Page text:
So, the perimeter is the same number added 4 times:

? \; + \; ? \; + \; ? \; + \; ? = 44 \, m

Another way to think about it is ? \times 4=44.

Since 11+11+11+11= 44 and 11 \times 4= 44 , the side length of the square is 11 .

**Write the final answer with the correct units.**

The square is measured in meters (m) .

The missing side length is 11 {~m} .

- Use worksheets that have a mixture of gridded or non-gridded squares and word problems (with and without a visual), so students can practice all perimeter solving strategies. This also challenges them to decide which strategies are most useful in different circumstances.

- Encourage students to look for patterns and extend patterns when finding the area of a square. Students are never too young to notice relationships and generalize patterns. This will also help them make sense of the formula 4 s .

**Thinking the order of adding the sides matters**

It doesn’t matter the order in which the sides of the shape are added, because of the commutative property of addition. As long as all sides are added only once, they can be added in any order.

**Confusing the formulas or solving strategies for perimeter with area**

It is easy to confuse these two concepts, especially when first learning them. Remember that perimeter is the measurement of the length around a square (one-dimensional) and area is the measurement of the space within a square (two-dimensional).

**Adding uncommon units**

Side lengths must be in the same units before they can be added. This means the unit squares must be the same size or the lengths given must all be in the same unit (for example, all measurements given are in {~cm} ). If the sides are shown in different units, convert them to be a common unit before adding.

1) What is the perimeter of the square?

24 units

36 units

12 units

4 units

The length of a side is 6 units. Since a square has equal sides, all side lengths are 6 .

To find the perimeter (the total distance around the square), add all the side lengths:

6 + 6 + 6 + 6 = 24

You can also multiply one side length by 4 to calculate the perimeter:

4 \times 6=24.

The perimeter of the square is 24 units.

2) Which square has a perimeter of 8 units?

Since the perimeter is 8 units, the sum of the lengths of all the sides is 8 .

That means the length of each side of the square must be 2 units, since

2 + 2 + 2 + 2 = 8.

You can also think about what number times 4 is equal to 8 : 4 \, \times \, ?= 8.

Since 4 \times 2= 8, the square has side lengths of 2 units.

3) What is the perimeter of the square?

8 \, mm

32 \, mm

64 \, mm

28 \, mm

The sides are all equal lengths, so to calculate the perimeter (the total distance around the square), add them:

8 + 8 + 8 + 8 = 32

Since each side of a square is the same, you can also multiply one side length by 4 to calculate the perimeter: 4 \times 8= 32 .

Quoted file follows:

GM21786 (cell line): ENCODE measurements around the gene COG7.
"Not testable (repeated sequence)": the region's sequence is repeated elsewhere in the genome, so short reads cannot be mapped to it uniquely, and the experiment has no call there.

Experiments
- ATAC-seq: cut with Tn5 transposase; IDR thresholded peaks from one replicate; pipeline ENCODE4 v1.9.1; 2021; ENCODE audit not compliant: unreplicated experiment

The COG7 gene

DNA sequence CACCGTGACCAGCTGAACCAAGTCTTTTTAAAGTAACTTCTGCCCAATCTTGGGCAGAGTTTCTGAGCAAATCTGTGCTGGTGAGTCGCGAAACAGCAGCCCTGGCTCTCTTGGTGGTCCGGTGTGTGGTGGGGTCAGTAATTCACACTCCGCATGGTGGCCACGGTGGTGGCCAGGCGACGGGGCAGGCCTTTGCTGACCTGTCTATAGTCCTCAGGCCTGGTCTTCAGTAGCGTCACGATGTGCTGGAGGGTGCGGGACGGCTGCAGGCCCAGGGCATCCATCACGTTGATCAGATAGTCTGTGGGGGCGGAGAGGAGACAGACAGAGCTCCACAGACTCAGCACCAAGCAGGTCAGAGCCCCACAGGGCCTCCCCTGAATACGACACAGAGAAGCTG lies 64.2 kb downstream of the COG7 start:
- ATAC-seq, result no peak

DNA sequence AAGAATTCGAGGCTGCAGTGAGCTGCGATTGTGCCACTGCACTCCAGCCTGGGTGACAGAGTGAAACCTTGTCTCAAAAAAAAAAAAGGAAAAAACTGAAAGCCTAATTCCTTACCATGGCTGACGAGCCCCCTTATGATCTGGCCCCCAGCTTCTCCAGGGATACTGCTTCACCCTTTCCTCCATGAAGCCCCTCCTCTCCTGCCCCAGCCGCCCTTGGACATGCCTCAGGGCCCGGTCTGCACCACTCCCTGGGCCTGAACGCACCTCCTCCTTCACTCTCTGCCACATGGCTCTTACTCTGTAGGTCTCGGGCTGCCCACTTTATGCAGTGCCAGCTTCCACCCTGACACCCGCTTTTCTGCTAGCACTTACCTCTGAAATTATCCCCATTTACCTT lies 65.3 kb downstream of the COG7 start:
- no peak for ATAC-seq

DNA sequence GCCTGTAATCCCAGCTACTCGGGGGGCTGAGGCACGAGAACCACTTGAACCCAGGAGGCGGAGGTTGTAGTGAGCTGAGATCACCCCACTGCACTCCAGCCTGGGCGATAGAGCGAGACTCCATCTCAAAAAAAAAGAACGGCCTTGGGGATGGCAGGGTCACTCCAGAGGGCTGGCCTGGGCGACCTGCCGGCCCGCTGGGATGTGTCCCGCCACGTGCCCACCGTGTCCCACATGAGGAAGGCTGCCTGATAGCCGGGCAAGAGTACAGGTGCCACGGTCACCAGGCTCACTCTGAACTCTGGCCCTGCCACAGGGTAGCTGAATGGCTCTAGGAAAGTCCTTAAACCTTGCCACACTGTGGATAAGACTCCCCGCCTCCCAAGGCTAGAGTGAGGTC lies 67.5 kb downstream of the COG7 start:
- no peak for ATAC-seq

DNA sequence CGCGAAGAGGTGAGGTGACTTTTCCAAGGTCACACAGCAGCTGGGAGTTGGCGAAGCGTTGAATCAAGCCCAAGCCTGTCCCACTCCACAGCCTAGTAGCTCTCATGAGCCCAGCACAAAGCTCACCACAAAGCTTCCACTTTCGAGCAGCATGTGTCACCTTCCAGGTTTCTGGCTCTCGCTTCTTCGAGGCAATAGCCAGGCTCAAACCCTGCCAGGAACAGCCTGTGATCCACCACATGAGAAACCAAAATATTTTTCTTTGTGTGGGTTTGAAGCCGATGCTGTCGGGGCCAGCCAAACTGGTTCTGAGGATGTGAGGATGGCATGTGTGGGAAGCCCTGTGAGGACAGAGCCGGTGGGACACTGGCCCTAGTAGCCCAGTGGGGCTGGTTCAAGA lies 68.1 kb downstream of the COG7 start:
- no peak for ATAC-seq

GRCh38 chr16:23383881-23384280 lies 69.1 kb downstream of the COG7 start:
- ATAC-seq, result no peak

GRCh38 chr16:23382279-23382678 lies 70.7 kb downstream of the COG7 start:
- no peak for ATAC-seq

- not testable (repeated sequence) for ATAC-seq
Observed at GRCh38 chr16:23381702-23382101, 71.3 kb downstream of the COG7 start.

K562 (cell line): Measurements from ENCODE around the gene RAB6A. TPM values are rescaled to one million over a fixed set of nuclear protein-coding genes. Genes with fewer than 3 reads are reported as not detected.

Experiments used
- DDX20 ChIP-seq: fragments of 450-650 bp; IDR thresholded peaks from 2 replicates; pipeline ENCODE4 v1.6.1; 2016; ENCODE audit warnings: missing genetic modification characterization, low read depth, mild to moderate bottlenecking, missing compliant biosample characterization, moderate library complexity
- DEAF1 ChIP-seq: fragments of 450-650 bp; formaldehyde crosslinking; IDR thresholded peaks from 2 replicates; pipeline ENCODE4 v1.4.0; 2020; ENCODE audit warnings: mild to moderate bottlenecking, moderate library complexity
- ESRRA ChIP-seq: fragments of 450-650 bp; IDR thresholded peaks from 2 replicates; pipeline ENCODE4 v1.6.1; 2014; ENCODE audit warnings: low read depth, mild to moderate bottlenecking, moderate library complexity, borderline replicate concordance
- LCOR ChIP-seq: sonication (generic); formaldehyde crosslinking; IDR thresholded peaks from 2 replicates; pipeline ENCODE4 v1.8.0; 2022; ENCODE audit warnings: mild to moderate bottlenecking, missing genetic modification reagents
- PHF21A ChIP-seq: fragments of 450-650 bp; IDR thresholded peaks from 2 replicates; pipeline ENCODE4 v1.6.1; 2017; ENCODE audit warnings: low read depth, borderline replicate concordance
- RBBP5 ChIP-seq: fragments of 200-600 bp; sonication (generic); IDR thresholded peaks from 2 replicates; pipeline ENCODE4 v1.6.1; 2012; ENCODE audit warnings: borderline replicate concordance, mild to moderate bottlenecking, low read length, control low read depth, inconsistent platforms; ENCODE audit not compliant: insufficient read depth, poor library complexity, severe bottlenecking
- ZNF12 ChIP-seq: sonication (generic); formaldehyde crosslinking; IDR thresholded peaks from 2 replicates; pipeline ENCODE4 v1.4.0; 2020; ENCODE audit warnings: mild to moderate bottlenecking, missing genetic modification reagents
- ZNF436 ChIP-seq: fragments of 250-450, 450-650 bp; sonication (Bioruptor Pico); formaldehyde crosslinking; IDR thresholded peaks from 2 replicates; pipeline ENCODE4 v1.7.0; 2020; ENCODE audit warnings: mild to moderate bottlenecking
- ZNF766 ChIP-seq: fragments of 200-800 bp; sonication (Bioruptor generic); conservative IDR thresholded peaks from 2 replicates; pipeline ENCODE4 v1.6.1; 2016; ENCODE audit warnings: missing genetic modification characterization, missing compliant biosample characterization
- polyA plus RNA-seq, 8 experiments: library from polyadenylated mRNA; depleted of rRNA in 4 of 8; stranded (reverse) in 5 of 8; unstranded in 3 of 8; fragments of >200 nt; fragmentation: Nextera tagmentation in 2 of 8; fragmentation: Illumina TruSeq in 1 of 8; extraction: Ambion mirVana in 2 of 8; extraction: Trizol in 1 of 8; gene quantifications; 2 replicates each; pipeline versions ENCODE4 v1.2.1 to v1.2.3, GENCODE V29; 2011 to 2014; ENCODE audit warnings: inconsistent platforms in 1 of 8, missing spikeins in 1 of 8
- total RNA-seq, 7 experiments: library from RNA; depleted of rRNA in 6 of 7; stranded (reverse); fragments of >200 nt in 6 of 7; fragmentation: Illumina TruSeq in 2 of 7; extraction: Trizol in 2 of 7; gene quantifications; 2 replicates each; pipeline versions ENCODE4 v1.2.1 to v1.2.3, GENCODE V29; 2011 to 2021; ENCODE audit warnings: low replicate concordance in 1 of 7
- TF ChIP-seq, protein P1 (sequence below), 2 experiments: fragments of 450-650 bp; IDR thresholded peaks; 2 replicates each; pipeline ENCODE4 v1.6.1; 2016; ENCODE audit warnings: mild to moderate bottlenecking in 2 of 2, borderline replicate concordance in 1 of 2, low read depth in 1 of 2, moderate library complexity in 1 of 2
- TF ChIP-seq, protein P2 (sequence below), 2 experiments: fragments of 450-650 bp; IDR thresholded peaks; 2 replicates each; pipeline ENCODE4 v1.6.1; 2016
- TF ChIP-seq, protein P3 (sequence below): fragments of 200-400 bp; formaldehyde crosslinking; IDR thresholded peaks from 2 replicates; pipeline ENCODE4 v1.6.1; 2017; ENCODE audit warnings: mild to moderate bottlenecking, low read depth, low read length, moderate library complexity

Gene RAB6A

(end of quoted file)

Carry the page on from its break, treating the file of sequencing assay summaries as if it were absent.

The side lengths are measured in millimeters, so the total perimeter is in millimeters.

The perimeter of the square is 32 {~mm} .

4) What is the perimeter of the square?

82 \, m

23 \, m

46 \, m

92 \, m

The sides are all equal lengths, so to calculate the perimeter (the total distance around the square), add them:

23 + 23 + 23 + 23 = 92

Since each side of a square is the same, you can also multiply one side length by 4 to calculate the perimeter: 4 \times 23= 92.

The side lengths are measured in meters, so the total perimeter is in meters.

The perimeter of the square is 92 {~m} .

5) A hotel has a square pool. One side of the pool is 24 feet. What is the perimeter of the pool?

24 \, ft

88 \, ft

96 \, ft

48 \, ft

The length of the side is the same, so to calculate the perimeter (the total distance around the square), add them:

24 + 24 + 24 + 24 = 96

Since each side of a square is the same, you can also multiply one side length by 4 to calculate the perimeter: 4 \times 24= 96 .

The side lengths are measured in feet, so the total perimeter is in feet.

The perimeter of the square is 96 {~ft} .

6) The perimeter of the square is 60 {~cm} . What is the length of its sides?

240 \, cm

15 \, cm

120 \, cm

30 \, cm

Remember, all the sides of the square are congruent (equal).

So, the perimeter is the same number added 4 times:

? \; + \; ? \; + \; ? \; + \; ? = 60 {~cm}

Another way to think about it is ? \times 4= 60.

Since 15 + 15 + 15 + 15= 60 and 15 \times 4= 60 , the side length of the square is 15.

The square is measured in centimeters (cm) .

The missing side length is 15 {~cm} .

Perimeter is the total length around a square and is measured in units. Area of the square is the space within a rectangle and is measured with square units. They represent different parts of a square, but both require knowing the dimensions of a side to solve.

Just like with squares, you add the 4 side lengths up to find the total distance around the quadrilateral. However, unless the shape is a square or a rhombus, not all sides will be equal. The perimeter of rectangles, parallelograms, and trapezoids can have different side lengths.

- Symmetry
- Angles in polygons
- Congruence and similarity
- Prism shape